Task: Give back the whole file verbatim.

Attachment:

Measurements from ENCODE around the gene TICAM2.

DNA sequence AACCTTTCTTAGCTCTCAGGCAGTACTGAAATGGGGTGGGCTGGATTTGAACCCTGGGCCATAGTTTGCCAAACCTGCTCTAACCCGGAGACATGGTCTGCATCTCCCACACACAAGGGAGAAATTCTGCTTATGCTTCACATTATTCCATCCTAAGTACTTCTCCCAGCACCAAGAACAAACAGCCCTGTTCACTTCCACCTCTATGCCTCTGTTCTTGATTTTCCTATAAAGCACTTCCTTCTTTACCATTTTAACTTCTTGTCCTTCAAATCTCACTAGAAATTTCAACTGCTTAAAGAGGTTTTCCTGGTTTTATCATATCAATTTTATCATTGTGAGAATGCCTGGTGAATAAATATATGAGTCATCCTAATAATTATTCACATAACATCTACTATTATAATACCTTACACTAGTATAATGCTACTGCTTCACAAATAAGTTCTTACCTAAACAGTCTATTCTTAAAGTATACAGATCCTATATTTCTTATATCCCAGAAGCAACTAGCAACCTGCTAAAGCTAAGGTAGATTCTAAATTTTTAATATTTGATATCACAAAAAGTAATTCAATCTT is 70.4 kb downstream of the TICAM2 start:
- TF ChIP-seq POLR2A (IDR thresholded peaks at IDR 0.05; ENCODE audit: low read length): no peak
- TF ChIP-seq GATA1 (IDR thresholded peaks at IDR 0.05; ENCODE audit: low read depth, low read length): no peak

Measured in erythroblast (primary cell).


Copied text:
Measurements from ENCODE around the gene TICAM2.

DNA sequence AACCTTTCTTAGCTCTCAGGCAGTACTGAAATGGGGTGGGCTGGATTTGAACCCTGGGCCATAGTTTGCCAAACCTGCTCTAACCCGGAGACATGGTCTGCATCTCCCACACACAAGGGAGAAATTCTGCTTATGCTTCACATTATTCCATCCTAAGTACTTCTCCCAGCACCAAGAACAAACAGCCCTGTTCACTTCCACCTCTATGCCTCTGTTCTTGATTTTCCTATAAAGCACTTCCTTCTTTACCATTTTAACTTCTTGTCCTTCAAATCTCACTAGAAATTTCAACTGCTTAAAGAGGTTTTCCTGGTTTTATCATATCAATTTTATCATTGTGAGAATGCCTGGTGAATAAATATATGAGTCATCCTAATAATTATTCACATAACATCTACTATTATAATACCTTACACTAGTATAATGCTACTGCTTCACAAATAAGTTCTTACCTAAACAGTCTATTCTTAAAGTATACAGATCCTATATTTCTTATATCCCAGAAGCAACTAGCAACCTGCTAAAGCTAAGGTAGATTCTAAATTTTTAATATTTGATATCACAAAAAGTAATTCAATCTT is 70.4 kb downstream of the TICAM2 start:
- TF ChIP-seq POLR2A (IDR thresholded peaks at IDR 0.05; ENCODE audit: low read length): no peak
- TF ChIP-seq GATA1 (IDR thresholded peaks at IDR 0.05; ENCODE audit: low read depth, low read length): no peak

Measured in erythroblast (primary cell).